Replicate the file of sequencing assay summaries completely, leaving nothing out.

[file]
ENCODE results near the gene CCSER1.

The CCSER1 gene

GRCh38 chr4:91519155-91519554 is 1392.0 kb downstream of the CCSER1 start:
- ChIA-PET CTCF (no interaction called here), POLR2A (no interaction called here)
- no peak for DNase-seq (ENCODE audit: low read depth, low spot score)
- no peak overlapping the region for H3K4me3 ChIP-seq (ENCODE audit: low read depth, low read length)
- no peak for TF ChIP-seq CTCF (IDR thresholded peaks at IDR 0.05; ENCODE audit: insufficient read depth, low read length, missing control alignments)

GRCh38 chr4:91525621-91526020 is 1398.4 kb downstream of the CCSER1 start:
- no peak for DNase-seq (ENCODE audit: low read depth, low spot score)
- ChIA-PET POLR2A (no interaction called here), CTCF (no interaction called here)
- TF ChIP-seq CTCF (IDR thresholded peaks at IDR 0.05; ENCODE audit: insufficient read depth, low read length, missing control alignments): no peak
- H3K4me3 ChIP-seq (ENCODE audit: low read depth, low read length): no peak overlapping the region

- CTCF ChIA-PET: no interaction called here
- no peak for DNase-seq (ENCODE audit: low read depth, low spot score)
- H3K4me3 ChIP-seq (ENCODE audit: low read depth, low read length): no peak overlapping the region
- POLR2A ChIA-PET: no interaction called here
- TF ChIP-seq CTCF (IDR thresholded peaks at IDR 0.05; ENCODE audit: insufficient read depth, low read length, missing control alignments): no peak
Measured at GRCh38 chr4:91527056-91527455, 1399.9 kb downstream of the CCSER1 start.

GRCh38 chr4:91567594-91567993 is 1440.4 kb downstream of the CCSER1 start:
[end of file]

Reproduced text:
ENCODE results near the gene CCSER1.

The CCSER1 gene

GRCh38 chr4:91519155-91519554 is 1392.0 kb downstream of the CCSER1 start:
- ChIA-PET CTCF (no interaction called here), POLR2A (no interaction called here)
- no peak for DNase-seq (ENCODE audit: low read depth, low spot score)
- no peak overlapping the region for H3K4me3 ChIP-seq (ENCODE audit: low read depth, low read length)
- no peak for TF ChIP-seq CTCF (IDR thresholded peaks at IDR 0.05; ENCODE audit: insufficient read depth, low read length, missing control alignments)

GRCh38 chr4:91525621-91526020 is 1398.4 kb downstream of the CCSER1 start:
- no peak for DNase-seq (ENCODE audit: low read depth, low spot score)
- ChIA-PET POLR2A (no interaction called here), CTCF (no interaction called here)
- TF ChIP-seq CTCF (IDR thresholded peaks at IDR 0.05; ENCODE audit: insufficient read depth, low read length, missing control alignments): no peak
- H3K4me3 ChIP-seq (ENCODE audit: low read depth, low read length): no peak overlapping the region

- CTCF ChIA-PET: no interaction called here
- no peak for DNase-seq (ENCODE audit: low read depth, low spot score)
- H3K4me3 ChIP-seq (ENCODE audit: low read depth, low read length): no peak overlapping the region
- POLR2A ChIA-PET: no interaction called here
- TF ChIP-seq CTCF (IDR thresholded peaks at IDR 0.05; ENCODE audit: insufficient read depth, low read length, missing control alignments): no peak
Measured at GRCh38 chr4:91527056-91527455, 1399.9 kb downstream of the CCSER1 start.

GRCh38 chr4:91567594-91567993 is 1440.4 kb downstream of the CCSER1 start: